• Pain medicine: Your child may need medicine to take away or decrease pain. Know how often your child should get the medicine and how much. Watch for signs of pain in your child. Tell caregivers if his pain continues or gets worse. To prevent falls, stay with your child to help him get out of bed.
  • Tetanus shot: This is medicine to keep your child from getting tetanus if the fracture also has an open wound. It is given as a shot. Your child should have a tetanus shot if he has not had one in the past 5 to 10 years. Your child's arm can get red, swollen, and sore after getting this shot.

Pneumatic boots:

These are plastic boots or leggings put on your child's feet or legs over pressure stockings or ace wraps. The boots or leggings are connected to an air pump machine. The pump tightens and loosens different parts of the boot or legging. This helps push the blood back up to the heart to keep blood clots from forming. Ask your child's caregiver for more information about pneumatic boots.


Your child may have one or more of the following:

  • Bone x-rays: Your child may need to have x-rays of his hips, thighs, abdomen, or ribs taken to check for broken bones.
  • Computerized tomography scan: This is also called a CT or CAT scan. A special x-ray machine uses a computer to take pictures of your child's hips. It may look at your child's bones, muscles, blood vessels, and organs in the hip and abdominal area. Your child may be given dye by mouth or in an IV before the pictures are taken. The dye may help your child's caregiver see the pictures better. People who are allergic to iodine or shellfish (lobster, crab, or shrimp) may be allergic to some dyes. Tell your child's caregiver if he is allergic to shellfish, or has other allergies or medical conditions.
  • Magnetic resonance imaging scan: This test is also called an MRI. An MRI uses magnetic waves to take pictures of your child's hips. During an MRI, pictures are taken of his bones, abdominal or pelvic organs, or blood vessels. He will need to lie still during an MRI. Never enter the MRI room with any metal objects. This may cause serious injury.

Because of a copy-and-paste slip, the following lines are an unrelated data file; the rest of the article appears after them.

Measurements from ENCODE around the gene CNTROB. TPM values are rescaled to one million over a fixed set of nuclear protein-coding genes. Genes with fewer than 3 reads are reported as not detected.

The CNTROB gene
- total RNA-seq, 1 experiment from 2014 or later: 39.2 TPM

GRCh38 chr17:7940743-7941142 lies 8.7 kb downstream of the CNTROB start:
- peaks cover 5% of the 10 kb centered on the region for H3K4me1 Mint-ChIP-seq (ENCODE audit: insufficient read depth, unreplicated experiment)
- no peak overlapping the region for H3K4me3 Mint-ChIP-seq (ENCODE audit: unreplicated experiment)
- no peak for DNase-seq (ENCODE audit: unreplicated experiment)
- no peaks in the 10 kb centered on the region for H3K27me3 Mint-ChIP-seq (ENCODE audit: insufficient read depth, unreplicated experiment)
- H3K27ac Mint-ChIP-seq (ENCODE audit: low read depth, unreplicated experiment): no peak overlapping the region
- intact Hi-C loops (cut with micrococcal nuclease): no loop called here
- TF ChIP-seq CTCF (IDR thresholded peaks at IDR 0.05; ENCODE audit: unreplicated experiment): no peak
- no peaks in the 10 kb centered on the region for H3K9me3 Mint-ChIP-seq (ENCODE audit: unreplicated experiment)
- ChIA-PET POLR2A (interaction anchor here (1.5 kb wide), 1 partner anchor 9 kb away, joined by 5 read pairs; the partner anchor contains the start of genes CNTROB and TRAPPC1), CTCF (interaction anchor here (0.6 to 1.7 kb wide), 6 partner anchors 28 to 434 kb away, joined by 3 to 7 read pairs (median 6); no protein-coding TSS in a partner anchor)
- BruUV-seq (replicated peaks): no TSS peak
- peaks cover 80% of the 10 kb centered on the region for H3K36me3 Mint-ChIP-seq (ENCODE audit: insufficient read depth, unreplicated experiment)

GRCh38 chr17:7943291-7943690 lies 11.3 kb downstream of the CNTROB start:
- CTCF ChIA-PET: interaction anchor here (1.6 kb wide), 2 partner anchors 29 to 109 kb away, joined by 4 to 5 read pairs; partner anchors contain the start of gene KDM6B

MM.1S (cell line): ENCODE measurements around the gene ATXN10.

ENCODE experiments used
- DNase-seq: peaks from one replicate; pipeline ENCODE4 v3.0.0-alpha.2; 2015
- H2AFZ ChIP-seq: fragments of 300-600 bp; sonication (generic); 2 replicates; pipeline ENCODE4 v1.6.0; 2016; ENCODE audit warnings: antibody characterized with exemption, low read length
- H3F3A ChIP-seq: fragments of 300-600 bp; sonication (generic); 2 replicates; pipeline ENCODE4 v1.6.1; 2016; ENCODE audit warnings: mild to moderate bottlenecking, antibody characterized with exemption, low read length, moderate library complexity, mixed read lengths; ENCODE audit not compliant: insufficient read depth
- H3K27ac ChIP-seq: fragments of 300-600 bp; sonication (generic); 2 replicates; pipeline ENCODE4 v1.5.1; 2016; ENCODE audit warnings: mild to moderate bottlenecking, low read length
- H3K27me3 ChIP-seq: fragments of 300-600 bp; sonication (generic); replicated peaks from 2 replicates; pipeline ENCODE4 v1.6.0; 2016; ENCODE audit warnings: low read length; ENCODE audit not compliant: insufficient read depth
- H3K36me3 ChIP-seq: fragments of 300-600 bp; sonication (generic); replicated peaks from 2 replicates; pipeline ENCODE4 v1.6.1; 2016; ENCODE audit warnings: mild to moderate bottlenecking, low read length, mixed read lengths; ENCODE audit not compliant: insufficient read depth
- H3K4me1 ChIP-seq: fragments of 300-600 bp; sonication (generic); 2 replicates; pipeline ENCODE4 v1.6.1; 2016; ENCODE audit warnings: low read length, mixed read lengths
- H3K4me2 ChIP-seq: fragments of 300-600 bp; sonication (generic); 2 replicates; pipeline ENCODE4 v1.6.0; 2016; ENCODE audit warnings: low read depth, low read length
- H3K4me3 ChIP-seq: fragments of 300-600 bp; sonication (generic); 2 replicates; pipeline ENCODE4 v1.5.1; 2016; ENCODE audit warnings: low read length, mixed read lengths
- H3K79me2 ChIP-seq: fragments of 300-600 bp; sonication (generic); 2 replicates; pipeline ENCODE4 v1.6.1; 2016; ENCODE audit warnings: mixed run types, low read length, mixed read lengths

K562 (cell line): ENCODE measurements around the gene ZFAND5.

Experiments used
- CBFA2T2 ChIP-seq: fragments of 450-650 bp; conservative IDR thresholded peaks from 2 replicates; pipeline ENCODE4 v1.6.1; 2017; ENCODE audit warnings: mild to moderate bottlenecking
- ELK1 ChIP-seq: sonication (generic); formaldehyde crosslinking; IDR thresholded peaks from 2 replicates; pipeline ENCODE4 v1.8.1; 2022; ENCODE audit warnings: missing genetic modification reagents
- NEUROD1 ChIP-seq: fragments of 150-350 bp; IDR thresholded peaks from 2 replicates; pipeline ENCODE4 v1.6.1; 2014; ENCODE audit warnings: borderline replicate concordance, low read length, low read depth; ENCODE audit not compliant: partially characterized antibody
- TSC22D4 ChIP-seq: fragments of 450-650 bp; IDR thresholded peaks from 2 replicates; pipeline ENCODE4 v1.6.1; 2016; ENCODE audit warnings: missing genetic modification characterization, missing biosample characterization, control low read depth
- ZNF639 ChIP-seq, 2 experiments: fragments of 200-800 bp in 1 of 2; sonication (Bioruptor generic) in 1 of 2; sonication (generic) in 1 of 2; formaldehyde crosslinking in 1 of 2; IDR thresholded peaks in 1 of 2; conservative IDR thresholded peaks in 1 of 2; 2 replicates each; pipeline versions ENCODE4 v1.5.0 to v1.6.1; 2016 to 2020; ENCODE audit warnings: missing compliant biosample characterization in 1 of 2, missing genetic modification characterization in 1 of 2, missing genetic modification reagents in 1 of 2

Treatment options:

Your child may need one or more of the following:

  • Aiding devices:
    • Fixators: A piece of metal equipment, called an external fixation device, may be put on your child's hips. Screws or special clamps are used to hold the broken bones together while they heal.
    • Stabilizers: Caregivers may lay your child flat on a special backboard with his body strapped down. They may also use slings, casts, pneumatic anti-shock garments, pads, pelvic girdles, belts, or collapsible bean bags. These will prevent his broken bones from moving.
  • Blood transfusion: During a blood transfusion, your child will get whole blood, or parts of blood through an IV. You may be worried that your child will get AIDS, hepatitis, or West Nile Virus from a blood transfusion. The risk of this happening is rare. Blood banks test all donated blood for AIDS, hepatitis, and West Nile Virus.
  • Irrigation and debridement: This is done when there is an open wound on the pelvis. This will clean and remove objects, dirt, or dead tissues from the fracture area.
  • Supportive therapy: Ice packs may be put on your child's pelvis to decrease swelling, pain, and redness. Your child may have to use crutches to help him walk. Crutches will also help take some weight off the injured pelvis while it heals.
  • Surgery: Your child may need surgery to return the bones to their normal position if the fracture is unstable. Pins, plates, and screws may be used to hold the bone together. Injury to the kidneys, genitals, abdominal organs, blood vessels, or nerves may also be treated with surgery.


Rehabilitation programs may help your child get back or maintain activities that are important to his daily living. Therapists teach him special skills to recover faster and have a better life.

  • Physical therapy: Your child's caregiver may want him to go to physical therapy or PT. A physical therapist will help your child with special exercises. These exercises will help make his bones and muscles stronger.
  • Occupational therapy: Occupational therapy, or OT, uses work, self-care, and play activities to help your child in his daily life. There are many ways occupational therapy may help your child become better able to take care of himself. It may teach him special skills for bathing, dressing, and eating. An occupational therapist may help your child use tools to get things done at home or school. The therapist may suggest ways to keep your home or your child's school safe. You, your child, and his therapist will plan a therapy program that is right for him.

Further information

Always consult your healthcare provider to ensure the information displayed on this page applies to your personal circumstances.